Cell-Cell Signaling During Mammalian Early Eye Formation

Project: Research project

Project Details

Description

DESCRIPTION (provided by applicant): This proposal investigates the underlying causes of human ocular diseases using mouse models. We focus on the Notch signaling pathway, which is critically required for the formation of multiple mammalian tissues. In particular, Notch signaling regulates proliferation, cell shape changes, differentiation and stem cell maintenance. Because Notch signaling is widely employed during development, mouse mutations in most Notch pathway genes have already been created. Interestingly, Notch1-/-, Notch2-/- and Jagged1 mutant mice each have prenatal eye phenotypes, but little is known about the roles of these genes the early eye. Additionally, dominant human mutations in the Notch ligand Jagged1 cause Alagille syndrome in which some patients exhibit congenital, anterior eye deformities. We have shown that the Notch effector Hes1 is required for mouse lens cell proliferation, and Hes1:Pax6 double mutant mice are anophthalmic. These findings provoke us to understand better the roles of Notch signaling during early eye development, particularly lens formation. Using a combination of targeted deletion mice (wholly mutant and conditional alleles), we propose to determine a) the requirements for Notch signaling during lens and optic vesicle growth and morphogenesis, b) the role of the Notch ligand Jagged1 during lens formation and c) how Notch signaling and Pax6 interact during lens formation. All studies will employ conditional (cre-lox) mouse strains, histology, immunohistochemistry, in situ hybridization, mouse embryology and PCR genotyping. These studies will contribute new information to the processes of growth and morphogenesis, which are fundamental to all metazoan development. We anticipate that these studies will yield a better understanding of Alagille syndrome aniridia, Peter's anomaly, microphthalmia and anophthalmia, Findings here will also be widely useful to the field of cancer biology, since excess activated Notch1, Hes1 or Jagged1 expression occurs in a variety of human tumors. The goal of this study is to understand the underlying molecular mechanisms of how the mammalian lens forms, using mouse models. We propose to do this by investigating which aspects of lens formation require the Notch cell-to-cell signaling pathway. In other parts of the body, Notch signaling controls cell shape changes, growth, and death. For these reasons, mutations in the Notch pathway can cause cancer. A thorough understanding of how, when and where Notch acts in the lens has not been previously addressed. These studies will provide better understanding of how the lens forms and contribute to the better design of disease therapies for lens cataracts and Alagille syndrome.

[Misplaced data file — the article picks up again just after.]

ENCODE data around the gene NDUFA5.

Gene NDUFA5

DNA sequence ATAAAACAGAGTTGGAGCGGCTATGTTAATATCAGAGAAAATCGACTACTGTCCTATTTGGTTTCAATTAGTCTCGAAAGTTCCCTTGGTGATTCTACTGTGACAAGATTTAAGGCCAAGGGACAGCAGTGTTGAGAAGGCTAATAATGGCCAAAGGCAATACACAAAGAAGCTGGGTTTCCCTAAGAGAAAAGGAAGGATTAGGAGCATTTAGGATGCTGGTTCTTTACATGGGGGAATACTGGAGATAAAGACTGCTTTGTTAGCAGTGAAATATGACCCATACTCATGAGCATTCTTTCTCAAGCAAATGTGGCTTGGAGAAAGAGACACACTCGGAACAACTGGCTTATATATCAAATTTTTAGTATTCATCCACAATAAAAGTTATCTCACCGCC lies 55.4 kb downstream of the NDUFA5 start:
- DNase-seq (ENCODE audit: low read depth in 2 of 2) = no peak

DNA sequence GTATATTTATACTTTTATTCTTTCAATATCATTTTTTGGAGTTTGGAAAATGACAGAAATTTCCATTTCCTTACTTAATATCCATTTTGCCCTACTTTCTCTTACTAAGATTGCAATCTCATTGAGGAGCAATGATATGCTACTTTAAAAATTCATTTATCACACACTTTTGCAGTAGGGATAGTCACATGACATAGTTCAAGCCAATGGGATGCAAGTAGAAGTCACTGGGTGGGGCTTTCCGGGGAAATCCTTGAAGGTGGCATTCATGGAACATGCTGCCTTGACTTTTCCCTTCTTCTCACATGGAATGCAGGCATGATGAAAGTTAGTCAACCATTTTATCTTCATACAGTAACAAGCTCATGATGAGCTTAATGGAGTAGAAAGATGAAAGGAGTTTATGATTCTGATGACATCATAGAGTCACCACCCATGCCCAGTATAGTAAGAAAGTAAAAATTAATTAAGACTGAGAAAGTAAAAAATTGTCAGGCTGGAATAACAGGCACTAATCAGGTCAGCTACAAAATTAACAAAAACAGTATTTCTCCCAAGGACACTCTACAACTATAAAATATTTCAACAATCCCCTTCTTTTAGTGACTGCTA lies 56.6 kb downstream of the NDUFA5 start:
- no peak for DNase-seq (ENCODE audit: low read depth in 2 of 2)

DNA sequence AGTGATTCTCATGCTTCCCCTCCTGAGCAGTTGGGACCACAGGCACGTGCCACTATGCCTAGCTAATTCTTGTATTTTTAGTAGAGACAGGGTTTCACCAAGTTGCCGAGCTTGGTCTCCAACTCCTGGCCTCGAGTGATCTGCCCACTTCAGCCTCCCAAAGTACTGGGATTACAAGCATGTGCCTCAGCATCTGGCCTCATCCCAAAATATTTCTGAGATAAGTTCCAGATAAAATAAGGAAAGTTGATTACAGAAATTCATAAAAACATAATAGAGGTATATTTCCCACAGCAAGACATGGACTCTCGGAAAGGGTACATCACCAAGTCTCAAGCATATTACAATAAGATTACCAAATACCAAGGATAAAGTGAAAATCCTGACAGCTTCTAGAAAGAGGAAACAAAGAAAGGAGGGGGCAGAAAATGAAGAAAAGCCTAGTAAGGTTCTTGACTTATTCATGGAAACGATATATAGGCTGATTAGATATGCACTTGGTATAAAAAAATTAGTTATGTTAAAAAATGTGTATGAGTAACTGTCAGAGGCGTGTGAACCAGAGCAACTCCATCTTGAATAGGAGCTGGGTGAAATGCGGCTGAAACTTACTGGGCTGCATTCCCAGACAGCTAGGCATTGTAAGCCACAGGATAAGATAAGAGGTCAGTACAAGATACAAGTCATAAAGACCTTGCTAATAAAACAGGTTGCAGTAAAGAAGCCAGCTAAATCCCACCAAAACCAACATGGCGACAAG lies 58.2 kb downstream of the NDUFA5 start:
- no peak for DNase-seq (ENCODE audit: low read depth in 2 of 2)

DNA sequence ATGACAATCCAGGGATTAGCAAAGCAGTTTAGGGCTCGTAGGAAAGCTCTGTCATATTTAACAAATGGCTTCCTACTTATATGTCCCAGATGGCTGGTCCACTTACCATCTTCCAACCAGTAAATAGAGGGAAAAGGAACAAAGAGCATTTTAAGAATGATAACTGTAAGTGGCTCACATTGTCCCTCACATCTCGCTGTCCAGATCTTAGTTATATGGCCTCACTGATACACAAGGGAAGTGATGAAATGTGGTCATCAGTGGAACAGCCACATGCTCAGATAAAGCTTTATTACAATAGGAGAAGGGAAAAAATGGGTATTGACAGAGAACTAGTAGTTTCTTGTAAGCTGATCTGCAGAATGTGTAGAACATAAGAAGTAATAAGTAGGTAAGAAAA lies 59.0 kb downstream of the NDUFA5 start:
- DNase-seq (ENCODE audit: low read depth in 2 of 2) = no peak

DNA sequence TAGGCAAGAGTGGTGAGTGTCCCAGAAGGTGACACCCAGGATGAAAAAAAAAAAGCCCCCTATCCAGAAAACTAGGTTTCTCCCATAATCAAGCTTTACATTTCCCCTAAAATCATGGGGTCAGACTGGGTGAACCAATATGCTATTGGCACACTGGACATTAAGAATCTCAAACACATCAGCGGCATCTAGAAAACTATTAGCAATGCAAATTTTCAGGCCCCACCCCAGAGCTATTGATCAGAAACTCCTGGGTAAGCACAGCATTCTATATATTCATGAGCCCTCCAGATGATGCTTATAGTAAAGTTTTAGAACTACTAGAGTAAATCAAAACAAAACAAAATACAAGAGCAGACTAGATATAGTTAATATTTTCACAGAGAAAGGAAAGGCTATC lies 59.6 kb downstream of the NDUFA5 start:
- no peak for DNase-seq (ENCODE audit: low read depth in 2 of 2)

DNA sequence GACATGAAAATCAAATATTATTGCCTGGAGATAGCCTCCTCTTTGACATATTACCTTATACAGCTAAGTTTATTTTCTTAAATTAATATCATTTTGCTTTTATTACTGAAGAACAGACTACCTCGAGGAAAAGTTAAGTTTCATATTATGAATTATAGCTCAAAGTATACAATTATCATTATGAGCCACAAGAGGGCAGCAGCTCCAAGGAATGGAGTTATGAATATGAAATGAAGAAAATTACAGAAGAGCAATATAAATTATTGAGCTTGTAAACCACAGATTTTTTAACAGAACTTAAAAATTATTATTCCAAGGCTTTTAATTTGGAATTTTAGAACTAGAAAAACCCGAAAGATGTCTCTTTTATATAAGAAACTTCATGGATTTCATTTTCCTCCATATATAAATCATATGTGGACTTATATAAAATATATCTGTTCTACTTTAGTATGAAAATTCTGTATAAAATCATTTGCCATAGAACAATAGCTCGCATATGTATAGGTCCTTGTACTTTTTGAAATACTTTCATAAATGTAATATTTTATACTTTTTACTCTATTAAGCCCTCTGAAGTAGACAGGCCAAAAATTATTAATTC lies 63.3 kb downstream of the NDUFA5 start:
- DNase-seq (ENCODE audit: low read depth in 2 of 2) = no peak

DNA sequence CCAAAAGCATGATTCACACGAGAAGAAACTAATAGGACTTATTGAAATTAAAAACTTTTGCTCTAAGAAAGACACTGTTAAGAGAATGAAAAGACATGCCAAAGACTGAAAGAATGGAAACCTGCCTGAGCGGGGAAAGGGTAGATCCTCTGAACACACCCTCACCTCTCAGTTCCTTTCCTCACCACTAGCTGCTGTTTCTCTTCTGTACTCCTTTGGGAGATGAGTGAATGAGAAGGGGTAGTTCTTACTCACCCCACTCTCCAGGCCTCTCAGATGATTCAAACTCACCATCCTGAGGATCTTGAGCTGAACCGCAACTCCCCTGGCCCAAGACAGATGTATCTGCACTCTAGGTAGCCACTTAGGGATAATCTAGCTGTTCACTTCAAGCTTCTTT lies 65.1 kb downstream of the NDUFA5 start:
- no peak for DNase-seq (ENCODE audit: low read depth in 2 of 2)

StatusFinished
Effective start/end date4/1/0711/30/16

Funding

  • National Institutes of Health: $378,768.00
  • National Institutes of Health: $153,084.00
  • National Institutes of Health: $203,316.00
  • National Institutes of Health: $375,000.00
  • National Institutes of Health: $377,460.00
  • National Institutes of Health: $371,250.00
  • National Institutes of Health: $370,582.00
  • National Institutes of Health: $375,000.00

ASJC

  • Medicine(all)

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